UK pupils learned about alcohol with ‘misleading’ industry-funded resources | Alcohol

According to a study, schools use “misleading and biased” information materials funded by the alcohol industry to educate students as young as nine about alcohol consumption.

Teachers in thousands of UK schools use lesson plans, fact sheets and films produced by bodies closely linked to the drinks trade, even as they ‘present alcohol as a normal consumer product to young people impressionable minds,” the researchers found.

The materials are intended to deter young people from underage drinking, but are potentially harmful because they downplay the harm the drink can cause and seek to “blame” manufacturers’ problems on young people, the researchers say.

Academics from the London School of Hygiene & Tropical Medicine analyzed educational materials on alcohol and its impact on health developed for use in schools by three bodies: Drinkaware for Education, Smashed and Talk About Alcohol.

“Alcohol industry-sponsored youth education programs serve industry interests and promote moderate drinking while allegedly educating children about the harms and influences of alcohol consumption,” concluded the authors, who included Dr May van Schalkwyk and Professor Mark Petticrew.

“The continued exposure of children and young people to such contradictory and misleading materials requires urgent attention from policy makers, practitioners, teachers and parents, and resources dependent on industry support should stop dwindling. ‘be used in schools,’ they added.

The conclusions of the academics, who have been published in the medical journal PLOS ONE, draw on their analysis of materials produced by the three bodies – including worksheets, guidance notes for teachers and PowerPoint presentations – between 2017 and 2019.

They conclude: “All programs encouraged the familiarization and normalization of alcohol as a ‘normal’ adult consumer product, which children must learn and master in order to use it responsibly when they are older. “

The documents also “use selective presentation of harms, including cancer misinformation.” Some erroneously imply that only heavy or excessive consumption increases the risk of contracting the disease, while research shows that low levels of consumption also increase the risk of certain types such as breast and oral cancer, say -they.

Drinkaware for Education is an education initiative run by the Drinkaware organization, an industry-funded body which “aims to change UK drinking habits for the better”. It produces a range of “curriculum-linked educational resources aimed at teaching children aged 9 to 14 about the harms and risks associated with alcohol” aimed at teachers.

Smashed is a drama-based educational program that aims to educate students about underage drinking and also provides materials for teachers. Since 2005, it has been sponsored by Diageo, the beverage company that makes Guinness, Smirnoff and other brands. Diageo’s website states that “Smashed Online will be made available to over one million pupils aged 12-14 in 5,500 schools across the UK”.

Talk About Alcohol, which has produced a teachers’ manual and lesson plans, is a program run by the Alcohol Education Trust, a charity that says it “helps young people aged 11 to 25 make more informed life choices through the 4,500 schools and youth organizations we support.” Donors to the Alcohol Education Trust include bodies funded by the alcohol industry, but also the National Lottery and Police and Crime Commissioners.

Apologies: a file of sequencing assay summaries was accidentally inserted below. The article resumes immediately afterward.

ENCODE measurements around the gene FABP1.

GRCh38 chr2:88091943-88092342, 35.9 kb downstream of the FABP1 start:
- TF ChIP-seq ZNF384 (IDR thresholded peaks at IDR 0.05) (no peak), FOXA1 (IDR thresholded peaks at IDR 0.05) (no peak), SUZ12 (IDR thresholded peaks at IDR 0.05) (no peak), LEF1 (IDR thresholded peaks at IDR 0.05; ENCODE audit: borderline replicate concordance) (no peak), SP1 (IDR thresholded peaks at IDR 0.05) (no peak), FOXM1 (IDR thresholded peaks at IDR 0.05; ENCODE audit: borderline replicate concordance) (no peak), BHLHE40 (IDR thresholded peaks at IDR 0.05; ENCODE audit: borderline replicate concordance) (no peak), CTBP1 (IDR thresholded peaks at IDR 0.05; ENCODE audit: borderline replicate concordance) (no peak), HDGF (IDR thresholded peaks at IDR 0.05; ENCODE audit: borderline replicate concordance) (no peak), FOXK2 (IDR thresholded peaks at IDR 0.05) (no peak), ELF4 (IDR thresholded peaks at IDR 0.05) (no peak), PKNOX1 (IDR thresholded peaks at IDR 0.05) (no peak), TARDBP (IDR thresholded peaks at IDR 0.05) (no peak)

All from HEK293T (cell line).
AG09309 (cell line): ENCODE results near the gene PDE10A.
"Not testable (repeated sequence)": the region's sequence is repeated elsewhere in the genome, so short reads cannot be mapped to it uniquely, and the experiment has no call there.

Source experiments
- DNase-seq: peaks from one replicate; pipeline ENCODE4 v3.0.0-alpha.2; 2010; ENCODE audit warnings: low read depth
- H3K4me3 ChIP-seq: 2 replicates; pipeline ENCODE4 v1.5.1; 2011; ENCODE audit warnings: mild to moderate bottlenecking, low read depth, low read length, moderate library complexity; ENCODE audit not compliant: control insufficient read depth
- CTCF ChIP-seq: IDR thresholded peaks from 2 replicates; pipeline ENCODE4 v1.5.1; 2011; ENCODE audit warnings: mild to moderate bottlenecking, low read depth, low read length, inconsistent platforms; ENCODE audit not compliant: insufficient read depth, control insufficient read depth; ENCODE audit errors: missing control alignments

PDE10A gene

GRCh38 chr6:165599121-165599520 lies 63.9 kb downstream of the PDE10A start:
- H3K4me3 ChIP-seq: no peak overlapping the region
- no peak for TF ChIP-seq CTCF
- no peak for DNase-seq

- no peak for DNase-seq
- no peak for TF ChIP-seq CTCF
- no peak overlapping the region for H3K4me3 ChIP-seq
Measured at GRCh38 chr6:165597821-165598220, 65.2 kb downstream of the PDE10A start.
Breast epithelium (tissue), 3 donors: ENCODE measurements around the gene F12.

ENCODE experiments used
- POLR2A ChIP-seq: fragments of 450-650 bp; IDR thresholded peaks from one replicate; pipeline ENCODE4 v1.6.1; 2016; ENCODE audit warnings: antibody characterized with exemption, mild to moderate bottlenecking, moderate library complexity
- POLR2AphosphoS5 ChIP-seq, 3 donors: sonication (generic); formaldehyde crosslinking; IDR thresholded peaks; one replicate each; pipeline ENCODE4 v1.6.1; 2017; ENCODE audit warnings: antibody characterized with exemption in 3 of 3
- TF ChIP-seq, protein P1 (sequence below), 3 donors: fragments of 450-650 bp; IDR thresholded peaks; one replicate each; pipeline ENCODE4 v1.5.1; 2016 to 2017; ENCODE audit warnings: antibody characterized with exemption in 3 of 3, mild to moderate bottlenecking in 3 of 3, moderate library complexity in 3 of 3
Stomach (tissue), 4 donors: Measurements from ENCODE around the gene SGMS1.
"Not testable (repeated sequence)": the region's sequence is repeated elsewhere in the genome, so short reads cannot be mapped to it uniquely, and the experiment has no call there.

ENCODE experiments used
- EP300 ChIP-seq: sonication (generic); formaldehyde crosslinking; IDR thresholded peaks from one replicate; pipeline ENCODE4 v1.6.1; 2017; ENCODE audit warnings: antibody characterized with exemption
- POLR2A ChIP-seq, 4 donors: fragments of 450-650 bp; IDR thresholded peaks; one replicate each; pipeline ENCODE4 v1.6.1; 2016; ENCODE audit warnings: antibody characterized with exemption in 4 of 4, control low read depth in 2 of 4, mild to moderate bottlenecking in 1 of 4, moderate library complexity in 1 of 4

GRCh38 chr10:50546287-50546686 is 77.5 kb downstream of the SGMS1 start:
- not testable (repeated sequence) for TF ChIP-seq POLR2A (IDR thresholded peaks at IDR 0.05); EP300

Van Schalkwyk and Petticrew highlighted a slide in a PowerPoint presentation produced by Drinkaware for secondary schools containing the words “drinking alcohol makes you happy” alongside an image of young people drinking wine as an example of “normalization”. .

“The materials we analyzed contribute to the alcohol industry’s narrative that it is people’s poor choices and a lack of control or accountability as well as peer pressure that must be understood as the problem, dismissing blame it on individuals, in this case children and young people, and away from the inherent harmful nature of alcohol itself,” they said.

Drinkaware has removed the materials analyzed by the researchers from its website.

A spokesperson said: “The materials included in this search are outdated and do not reflect our current guidance. They should have been removed from our website and they have now been. We’re sorry this didn’t happen sooner.

Helena Conibear, chief executive of the Alcohol Education Trust, accused the authors of “gross misrepresentation” and of including “claims”, “polemics” and selective quotations in their findings.

“We hope our program has played a significant role in the very encouraging declines in underage drinking, drunkenness and hospital admissions over the past decade,” Conibear said. Research by University College London and the National Foundation for Education Research has shown that Talk About Alcohol delays the age at which children start drinking, and it has won awards from Teach First and The King’s Fund, a-t -she adds.

A Diageo spokesperson said: “Since Project Smashed was launched in the UK over 15 years ago, thousands of young people have explored the dangers and consequences of alcohol misuse through the program. , without reference to specific types of alcohol or brands. Underage drinking has declined in the UK over the past decade.

He pointed out that studies had found that around four in five young people aged 16 to 24 in the UK did not drink at all or stuck to the chief medical officer’s guidelines on maximum drinking, and that the proportion youth who are sober has risen to 23%.

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